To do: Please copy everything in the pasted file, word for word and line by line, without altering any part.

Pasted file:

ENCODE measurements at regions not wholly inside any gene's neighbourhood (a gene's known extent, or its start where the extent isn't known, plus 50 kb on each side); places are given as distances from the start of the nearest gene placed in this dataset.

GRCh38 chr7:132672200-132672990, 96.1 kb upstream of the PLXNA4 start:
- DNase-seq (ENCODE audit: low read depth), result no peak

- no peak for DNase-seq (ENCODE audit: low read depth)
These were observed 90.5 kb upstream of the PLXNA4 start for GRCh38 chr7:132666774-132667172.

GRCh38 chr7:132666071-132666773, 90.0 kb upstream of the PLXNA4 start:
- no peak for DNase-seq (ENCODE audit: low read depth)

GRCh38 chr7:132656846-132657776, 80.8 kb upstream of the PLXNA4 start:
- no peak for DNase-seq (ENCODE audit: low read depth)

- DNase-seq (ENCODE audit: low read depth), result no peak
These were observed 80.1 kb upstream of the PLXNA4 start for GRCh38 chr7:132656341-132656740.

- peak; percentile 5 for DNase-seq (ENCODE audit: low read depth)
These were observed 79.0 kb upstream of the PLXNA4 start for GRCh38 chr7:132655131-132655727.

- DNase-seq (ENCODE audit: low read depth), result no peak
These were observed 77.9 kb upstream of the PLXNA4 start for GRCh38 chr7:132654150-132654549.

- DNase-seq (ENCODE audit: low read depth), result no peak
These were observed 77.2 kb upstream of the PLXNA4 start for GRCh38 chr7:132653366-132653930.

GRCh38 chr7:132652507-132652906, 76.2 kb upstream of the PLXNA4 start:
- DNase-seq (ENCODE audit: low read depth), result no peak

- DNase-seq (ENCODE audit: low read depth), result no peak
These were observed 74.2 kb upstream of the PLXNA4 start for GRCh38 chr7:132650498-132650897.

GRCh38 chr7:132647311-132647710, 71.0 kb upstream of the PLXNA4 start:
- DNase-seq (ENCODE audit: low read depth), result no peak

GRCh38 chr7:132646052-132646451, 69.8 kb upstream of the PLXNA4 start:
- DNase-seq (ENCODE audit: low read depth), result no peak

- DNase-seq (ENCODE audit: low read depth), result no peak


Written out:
ENCODE measurements at regions not wholly inside any gene's neighbourhood (a gene's known extent, or its start where the extent isn't known, plus 50 kb on each side); places are given as distances from the start of the nearest gene placed in this dataset.

GRCh38 chr7:132672200-132672990, 96.1 kb upstream of the PLXNA4 start:
- DNase-seq (ENCODE audit: low read depth), result no peak

- no peak for DNase-seq (ENCODE audit: low read depth)
These were observed 90.5 kb upstream of the PLXNA4 start for GRCh38 chr7:132666774-132667172.

GRCh38 chr7:132666071-132666773, 90.0 kb upstream of the PLXNA4 start:
- no peak for DNase-seq (ENCODE audit: low read depth)

GRCh38 chr7:132656846-132657776, 80.8 kb upstream of the PLXNA4 start:
- no peak for DNase-seq (ENCODE audit: low read depth)

- DNase-seq (ENCODE audit: low read depth), result no peak
These were observed 80.1 kb upstream of the PLXNA4 start for GRCh38 chr7:132656341-132656740.

- peak; percentile 5 for DNase-seq (ENCODE audit: low read depth)
These were observed 79.0 kb upstream of the PLXNA4 start for GRCh38 chr7:132655131-132655727.

- DNase-seq (ENCODE audit: low read depth), result no peak
These were observed 77.9 kb upstream of the PLXNA4 start for GRCh38 chr7:132654150-132654549.

- DNase-seq (ENCODE audit: low read depth), result no peak
These were observed 77.2 kb upstream of the PLXNA4 start for GRCh38 chr7:132653366-132653930.

GRCh38 chr7:132652507-132652906, 76.2 kb upstream of the PLXNA4 start:
- DNase-seq (ENCODE audit: low read depth), result no peak

- DNase-seq (ENCODE audit: low read depth), result no peak
These were observed 74.2 kb upstream of the PLXNA4 start for GRCh38 chr7:132650498-132650897.

GRCh38 chr7:132647311-132647710, 71.0 kb upstream of the PLXNA4 start:
- DNase-seq (ENCODE audit: low read depth), result no peak

GRCh38 chr7:132646052-132646451, 69.8 kb upstream of the PLXNA4 start:
- DNase-seq (ENCODE audit: low read depth), result no peak

- DNase-seq (ENCODE audit: low read depth), result no peak